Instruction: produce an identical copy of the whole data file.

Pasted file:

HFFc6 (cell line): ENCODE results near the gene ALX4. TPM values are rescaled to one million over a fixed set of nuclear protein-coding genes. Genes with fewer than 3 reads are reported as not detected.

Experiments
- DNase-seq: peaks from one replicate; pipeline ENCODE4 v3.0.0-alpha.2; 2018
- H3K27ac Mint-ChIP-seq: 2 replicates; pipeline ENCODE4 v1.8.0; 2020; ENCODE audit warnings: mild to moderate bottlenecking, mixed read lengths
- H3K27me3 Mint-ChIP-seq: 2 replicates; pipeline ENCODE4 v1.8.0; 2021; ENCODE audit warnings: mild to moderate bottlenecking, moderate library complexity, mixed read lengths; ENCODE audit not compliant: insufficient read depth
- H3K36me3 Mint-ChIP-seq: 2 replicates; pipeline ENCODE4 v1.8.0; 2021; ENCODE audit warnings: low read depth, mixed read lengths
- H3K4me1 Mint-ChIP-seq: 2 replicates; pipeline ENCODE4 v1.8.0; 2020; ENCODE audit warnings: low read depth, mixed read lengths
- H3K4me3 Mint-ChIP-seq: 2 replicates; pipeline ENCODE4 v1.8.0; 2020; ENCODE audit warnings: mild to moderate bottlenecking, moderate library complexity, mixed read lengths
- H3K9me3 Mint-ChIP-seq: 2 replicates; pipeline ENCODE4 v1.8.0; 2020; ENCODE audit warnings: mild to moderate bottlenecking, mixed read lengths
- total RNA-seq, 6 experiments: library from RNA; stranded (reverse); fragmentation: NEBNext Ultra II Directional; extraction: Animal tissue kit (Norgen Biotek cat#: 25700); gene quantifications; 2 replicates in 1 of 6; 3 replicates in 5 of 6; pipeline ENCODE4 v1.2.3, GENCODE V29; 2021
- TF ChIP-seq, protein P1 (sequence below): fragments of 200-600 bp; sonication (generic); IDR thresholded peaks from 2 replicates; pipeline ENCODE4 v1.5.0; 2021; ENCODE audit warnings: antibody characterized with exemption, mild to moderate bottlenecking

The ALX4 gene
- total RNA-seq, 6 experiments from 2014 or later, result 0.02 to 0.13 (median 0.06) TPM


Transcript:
HFFc6 (cell line): ENCODE results near the gene ALX4. TPM values are rescaled to one million over a fixed set of nuclear protein-coding genes. Genes with fewer than 3 reads are reported as not detected.

Experiments
- DNase-seq: peaks from one replicate; pipeline ENCODE4 v3.0.0-alpha.2; 2018
- H3K27ac Mint-ChIP-seq: 2 replicates; pipeline ENCODE4 v1.8.0; 2020; ENCODE audit warnings: mild to moderate bottlenecking, mixed read lengths
- H3K27me3 Mint-ChIP-seq: 2 replicates; pipeline ENCODE4 v1.8.0; 2021; ENCODE audit warnings: mild to moderate bottlenecking, moderate library complexity, mixed read lengths; ENCODE audit not compliant: insufficient read depth
- H3K36me3 Mint-ChIP-seq: 2 replicates; pipeline ENCODE4 v1.8.0; 2021; ENCODE audit warnings: low read depth, mixed read lengths
- H3K4me1 Mint-ChIP-seq: 2 replicates; pipeline ENCODE4 v1.8.0; 2020; ENCODE audit warnings: low read depth, mixed read lengths
- H3K4me3 Mint-ChIP-seq: 2 replicates; pipeline ENCODE4 v1.8.0; 2020; ENCODE audit warnings: mild to moderate bottlenecking, moderate library complexity, mixed read lengths
- H3K9me3 Mint-ChIP-seq: 2 replicates; pipeline ENCODE4 v1.8.0; 2020; ENCODE audit warnings: mild to moderate bottlenecking, mixed read lengths
- total RNA-seq, 6 experiments: library from RNA; stranded (reverse); fragmentation: NEBNext Ultra II Directional; extraction: Animal tissue kit (Norgen Biotek cat#: 25700); gene quantifications; 2 replicates in 1 of 6; 3 replicates in 5 of 6; pipeline ENCODE4 v1.2.3, GENCODE V29; 2021
- TF ChIP-seq, protein P1 (sequence below): fragments of 200-600 bp; sonication (generic); IDR thresholded peaks from 2 replicates; pipeline ENCODE4 v1.5.0; 2021; ENCODE audit warnings: antibody characterized with exemption, mild to moderate bottlenecking

The ALX4 gene
- total RNA-seq, 6 experiments from 2014 or later, result 0.02 to 0.13 (median 0.06) TPM